Much has been written about the power of storytelling and how important it is in passing on morals, values, ethics, knowledge, and experience. At work, we tell stories about our own experiences and those of others to help us share the vision, to explain the company’s mission, educate new employees about corporate culture, and so much more.
Stories are much easier to remember than a list of rules, processes and guidelines that make up the typical employee handbook, because they somehow tap into a different part of our brain. The part of the brain that is securely connected to our emotions is most strongly activated through stories.
Stories help us to remember lessons others have learned, as well as to provide context for overarching concepts and give meaning to why we do what we do. Stories have a way of making the complex simple and digestible.
The gifted storyteller has an ability to create a vivid moving picture in the listener’s mind in such a way as to captivate and motivate them. It is an interactive process between the two. The more interactive and engaging the process, the more the listener is engulfed in the story, and the greater the impact and the likelihood that the listener will adopt, learn, and adapt as a result.
Stories are both entertaining and instructional. They are incredibly important to ensuring the health and longevity of an organization because they connect people to what is important and inspire people to want to emulate those who have gone before them.
Stories and storytelling are all around us and have been part of the human experience from the very beginning of language. But it is not likely that you or I will work for a company or organization where we have the luxury of spending the day sitting around telling stories. So the question is, how can we tap into the power of storytelling in a practical way? How can we incorporate storytelling at work productively?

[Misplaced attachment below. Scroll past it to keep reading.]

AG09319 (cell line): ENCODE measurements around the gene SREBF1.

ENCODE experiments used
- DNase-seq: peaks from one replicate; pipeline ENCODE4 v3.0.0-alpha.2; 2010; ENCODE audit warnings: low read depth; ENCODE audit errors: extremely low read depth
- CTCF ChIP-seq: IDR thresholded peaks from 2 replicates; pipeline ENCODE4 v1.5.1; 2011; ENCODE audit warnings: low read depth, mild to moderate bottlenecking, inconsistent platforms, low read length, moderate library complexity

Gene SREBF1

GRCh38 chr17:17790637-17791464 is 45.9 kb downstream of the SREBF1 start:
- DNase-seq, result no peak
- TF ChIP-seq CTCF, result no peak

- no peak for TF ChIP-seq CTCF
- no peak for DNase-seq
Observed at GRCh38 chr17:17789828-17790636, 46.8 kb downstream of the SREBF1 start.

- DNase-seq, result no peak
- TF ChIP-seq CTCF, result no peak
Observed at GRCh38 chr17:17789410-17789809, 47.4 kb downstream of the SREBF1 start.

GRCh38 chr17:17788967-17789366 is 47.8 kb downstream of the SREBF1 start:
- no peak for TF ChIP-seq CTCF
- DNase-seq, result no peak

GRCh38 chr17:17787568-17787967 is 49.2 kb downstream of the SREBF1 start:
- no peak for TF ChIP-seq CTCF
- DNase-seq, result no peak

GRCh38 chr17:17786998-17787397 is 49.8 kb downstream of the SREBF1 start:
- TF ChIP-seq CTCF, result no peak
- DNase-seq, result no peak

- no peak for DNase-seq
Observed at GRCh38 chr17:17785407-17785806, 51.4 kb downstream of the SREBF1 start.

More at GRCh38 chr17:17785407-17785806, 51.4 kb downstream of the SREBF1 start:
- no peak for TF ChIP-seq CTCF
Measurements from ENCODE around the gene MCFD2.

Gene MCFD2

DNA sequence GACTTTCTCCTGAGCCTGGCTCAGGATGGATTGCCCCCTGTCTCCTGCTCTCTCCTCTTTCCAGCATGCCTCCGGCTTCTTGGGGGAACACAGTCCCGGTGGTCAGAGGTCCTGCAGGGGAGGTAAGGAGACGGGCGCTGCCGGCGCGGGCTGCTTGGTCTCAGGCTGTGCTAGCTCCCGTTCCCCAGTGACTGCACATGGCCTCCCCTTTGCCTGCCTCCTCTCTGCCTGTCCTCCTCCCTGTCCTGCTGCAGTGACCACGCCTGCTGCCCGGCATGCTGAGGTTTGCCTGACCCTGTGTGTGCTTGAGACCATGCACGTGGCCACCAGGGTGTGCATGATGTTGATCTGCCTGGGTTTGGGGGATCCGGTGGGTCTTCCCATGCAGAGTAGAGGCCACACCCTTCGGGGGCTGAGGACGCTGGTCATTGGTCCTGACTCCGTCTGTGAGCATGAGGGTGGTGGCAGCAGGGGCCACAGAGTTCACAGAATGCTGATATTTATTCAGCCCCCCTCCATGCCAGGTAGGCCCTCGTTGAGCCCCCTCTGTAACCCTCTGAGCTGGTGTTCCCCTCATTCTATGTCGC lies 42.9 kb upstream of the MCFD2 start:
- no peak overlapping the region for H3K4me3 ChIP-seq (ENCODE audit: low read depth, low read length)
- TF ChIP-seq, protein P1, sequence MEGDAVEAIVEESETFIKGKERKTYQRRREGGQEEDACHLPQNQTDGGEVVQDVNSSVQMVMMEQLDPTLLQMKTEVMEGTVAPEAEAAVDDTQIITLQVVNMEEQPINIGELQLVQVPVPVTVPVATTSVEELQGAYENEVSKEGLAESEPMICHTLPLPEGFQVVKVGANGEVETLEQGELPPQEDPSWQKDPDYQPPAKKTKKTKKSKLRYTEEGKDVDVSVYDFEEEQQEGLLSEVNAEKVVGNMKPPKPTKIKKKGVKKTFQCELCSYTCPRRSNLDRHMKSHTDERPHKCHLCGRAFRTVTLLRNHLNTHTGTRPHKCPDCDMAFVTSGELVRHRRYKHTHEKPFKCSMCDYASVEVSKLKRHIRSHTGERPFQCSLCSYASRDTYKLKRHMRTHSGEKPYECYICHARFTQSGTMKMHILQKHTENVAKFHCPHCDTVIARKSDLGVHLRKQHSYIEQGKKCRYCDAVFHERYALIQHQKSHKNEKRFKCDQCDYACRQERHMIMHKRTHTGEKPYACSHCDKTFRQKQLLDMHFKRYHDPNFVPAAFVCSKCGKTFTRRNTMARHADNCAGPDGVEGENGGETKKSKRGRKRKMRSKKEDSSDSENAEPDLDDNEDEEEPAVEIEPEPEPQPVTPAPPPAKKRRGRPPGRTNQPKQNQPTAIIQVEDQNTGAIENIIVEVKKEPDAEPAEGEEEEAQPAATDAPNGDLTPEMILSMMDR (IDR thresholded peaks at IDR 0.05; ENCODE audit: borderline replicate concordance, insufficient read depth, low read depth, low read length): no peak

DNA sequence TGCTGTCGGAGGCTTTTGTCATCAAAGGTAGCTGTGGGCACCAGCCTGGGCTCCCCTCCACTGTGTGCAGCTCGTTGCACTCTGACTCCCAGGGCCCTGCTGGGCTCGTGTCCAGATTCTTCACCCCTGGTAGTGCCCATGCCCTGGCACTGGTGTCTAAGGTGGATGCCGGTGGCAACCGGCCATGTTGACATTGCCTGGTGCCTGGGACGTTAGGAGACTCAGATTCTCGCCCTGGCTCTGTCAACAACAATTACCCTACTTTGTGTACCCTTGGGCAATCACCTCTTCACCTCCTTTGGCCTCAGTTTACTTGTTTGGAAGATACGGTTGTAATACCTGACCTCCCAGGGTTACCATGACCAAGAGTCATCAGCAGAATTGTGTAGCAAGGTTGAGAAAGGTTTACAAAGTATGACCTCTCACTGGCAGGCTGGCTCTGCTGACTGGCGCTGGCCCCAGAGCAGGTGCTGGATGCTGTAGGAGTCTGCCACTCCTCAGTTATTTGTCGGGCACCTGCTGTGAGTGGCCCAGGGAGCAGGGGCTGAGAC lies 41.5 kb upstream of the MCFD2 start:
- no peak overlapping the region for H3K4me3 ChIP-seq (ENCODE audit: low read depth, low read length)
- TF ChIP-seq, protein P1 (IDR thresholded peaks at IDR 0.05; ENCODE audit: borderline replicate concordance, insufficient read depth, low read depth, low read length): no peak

It seems reasonable that storytelling should be an important part of the onboarding experience because it is through stories that we enculturate new employees and help them to make sense and create meaning out of the things we do and why we do them.
Storytelling shouldn’t end there, however. It’s easy to get lost in the grinding, mind-numbing routine of many jobs. Routine isn’t bad, of course. As humans we prefer some semblance of stability; a sense of sureness that comes with the familiar pacing of work. Even if our work is unpredictable, we look for similarity of process and pattern. I believe that’s true for people who enjoy a lot of variety in their jobs. Storytelling not only brings a bit of excitement to the routine and mundane, but it can also draw us back to focus on the important things we all need to do to be successful in our particular workplaces.
Incorporating storytelling in team-meeting agendas and strategy sessions is a good way for people to remain connected and engaged. Telling stories of recent victories and challenges alike comes naturally enough, but making room for storytelling in structured meetings may not always be seen as helpful or appropriate. Yet I would argue that beginning a meeting with a good story or two about how an associate faced a challenge – and what they learned about themselves, the client, and the company in the process – can be rich food for thought that could lead to great discoveries and opportunities down the road.
Try it. You just might like it.
John Trombley is The Village Business Institute’s Consulting & Training Manager and also serves as an Organization Development Consultant and Trainer. He has a bachelor’s degree in psychology from the University of Alaska, Anchorage, and a Master of Management degree from the University of Mary, Fargo where he serves as an adjunct faculty member. He is a motivational speaker with over 18 years of experience in providing training programs and consulting services in a wide variety of organization development scenarios. John is registered with the Supreme Court of the State of Minnesota as a Qualified Neutral mediator under ADR Rule 114, and is also certified in Internal Investigations by the Council on Education in Management.
Previously, John served as a Command Pilot, Squadron Commander and senior staff officer in the USAF and Air National Guard, and retired as a Lieutenant Colonel with over 6,200 flying hours.